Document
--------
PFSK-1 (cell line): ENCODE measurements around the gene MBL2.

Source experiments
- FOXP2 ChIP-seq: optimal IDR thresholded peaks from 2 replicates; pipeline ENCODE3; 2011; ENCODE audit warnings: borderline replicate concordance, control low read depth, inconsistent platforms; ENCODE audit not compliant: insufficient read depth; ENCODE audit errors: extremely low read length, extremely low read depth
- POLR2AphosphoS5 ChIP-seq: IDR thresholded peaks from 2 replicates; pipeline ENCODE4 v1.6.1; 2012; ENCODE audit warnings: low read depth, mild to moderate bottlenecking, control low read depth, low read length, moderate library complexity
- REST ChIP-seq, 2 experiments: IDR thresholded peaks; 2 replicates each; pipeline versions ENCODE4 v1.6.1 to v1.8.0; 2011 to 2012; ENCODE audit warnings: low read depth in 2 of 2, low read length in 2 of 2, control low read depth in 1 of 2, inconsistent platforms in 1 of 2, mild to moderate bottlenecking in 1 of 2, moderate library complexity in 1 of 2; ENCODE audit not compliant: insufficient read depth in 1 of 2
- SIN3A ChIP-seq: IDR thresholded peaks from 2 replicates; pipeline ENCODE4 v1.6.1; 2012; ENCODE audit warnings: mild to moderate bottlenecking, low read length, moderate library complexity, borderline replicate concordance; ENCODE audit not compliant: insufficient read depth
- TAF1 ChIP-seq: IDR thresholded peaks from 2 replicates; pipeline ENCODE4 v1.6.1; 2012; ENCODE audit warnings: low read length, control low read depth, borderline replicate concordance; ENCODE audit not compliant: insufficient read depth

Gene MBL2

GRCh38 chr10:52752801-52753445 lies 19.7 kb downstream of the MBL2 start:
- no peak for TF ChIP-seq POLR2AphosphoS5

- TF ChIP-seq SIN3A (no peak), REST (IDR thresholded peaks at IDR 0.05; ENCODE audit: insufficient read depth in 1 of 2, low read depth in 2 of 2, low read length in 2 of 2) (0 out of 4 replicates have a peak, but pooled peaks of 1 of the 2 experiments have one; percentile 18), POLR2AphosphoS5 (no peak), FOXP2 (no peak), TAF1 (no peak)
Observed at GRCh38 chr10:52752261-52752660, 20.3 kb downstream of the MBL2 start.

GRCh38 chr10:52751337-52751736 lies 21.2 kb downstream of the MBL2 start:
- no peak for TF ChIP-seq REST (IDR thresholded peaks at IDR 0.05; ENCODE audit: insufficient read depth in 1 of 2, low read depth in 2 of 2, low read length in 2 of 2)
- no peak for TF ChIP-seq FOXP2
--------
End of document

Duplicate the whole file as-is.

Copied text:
PFSK-1 (cell line): ENCODE measurements around the gene MBL2.

Source experiments
- FOXP2 ChIP-seq: optimal IDR thresholded peaks from 2 replicates; pipeline ENCODE3; 2011; ENCODE audit warnings: borderline replicate concordance, control low read depth, inconsistent platforms; ENCODE audit not compliant: insufficient read depth; ENCODE audit errors: extremely low read length, extremely low read depth
- POLR2AphosphoS5 ChIP-seq: IDR thresholded peaks from 2 replicates; pipeline ENCODE4 v1.6.1; 2012; ENCODE audit warnings: low read depth, mild to moderate bottlenecking, control low read depth, low read length, moderate library complexity
- REST ChIP-seq, 2 experiments: IDR thresholded peaks; 2 replicates each; pipeline versions ENCODE4 v1.6.1 to v1.8.0; 2011 to 2012; ENCODE audit warnings: low read depth in 2 of 2, low read length in 2 of 2, control low read depth in 1 of 2, inconsistent platforms in 1 of 2, mild to moderate bottlenecking in 1 of 2, moderate library complexity in 1 of 2; ENCODE audit not compliant: insufficient read depth in 1 of 2
- SIN3A ChIP-seq: IDR thresholded peaks from 2 replicates; pipeline ENCODE4 v1.6.1; 2012; ENCODE audit warnings: mild to moderate bottlenecking, low read length, moderate library complexity, borderline replicate concordance; ENCODE audit not compliant: insufficient read depth
- TAF1 ChIP-seq: IDR thresholded peaks from 2 replicates; pipeline ENCODE4 v1.6.1; 2012; ENCODE audit warnings: low read length, control low read depth, borderline replicate concordance; ENCODE audit not compliant: insufficient read depth

Gene MBL2

GRCh38 chr10:52752801-52753445 lies 19.7 kb downstream of the MBL2 start:
- no peak for TF ChIP-seq POLR2AphosphoS5

- TF ChIP-seq SIN3A (no peak), REST (IDR thresholded peaks at IDR 0.05; ENCODE audit: insufficient read depth in 1 of 2, low read depth in 2 of 2, low read length in 2 of 2) (0 out of 4 replicates have a peak, but pooled peaks of 1 of the 2 experiments have one; percentile 18), POLR2AphosphoS5 (no peak), FOXP2 (no peak), TAF1 (no peak)
Observed at GRCh38 chr10:52752261-52752660, 20.3 kb downstream of the MBL2 start.

GRCh38 chr10:52751337-52751736 lies 21.2 kb downstream of the MBL2 start:
- no peak for TF ChIP-seq REST (IDR thresholded peaks at IDR 0.05; ENCODE audit: insufficient read depth in 1 of 2, low read depth in 2 of 2, low read length in 2 of 2)
- no peak for TF ChIP-seq FOXP2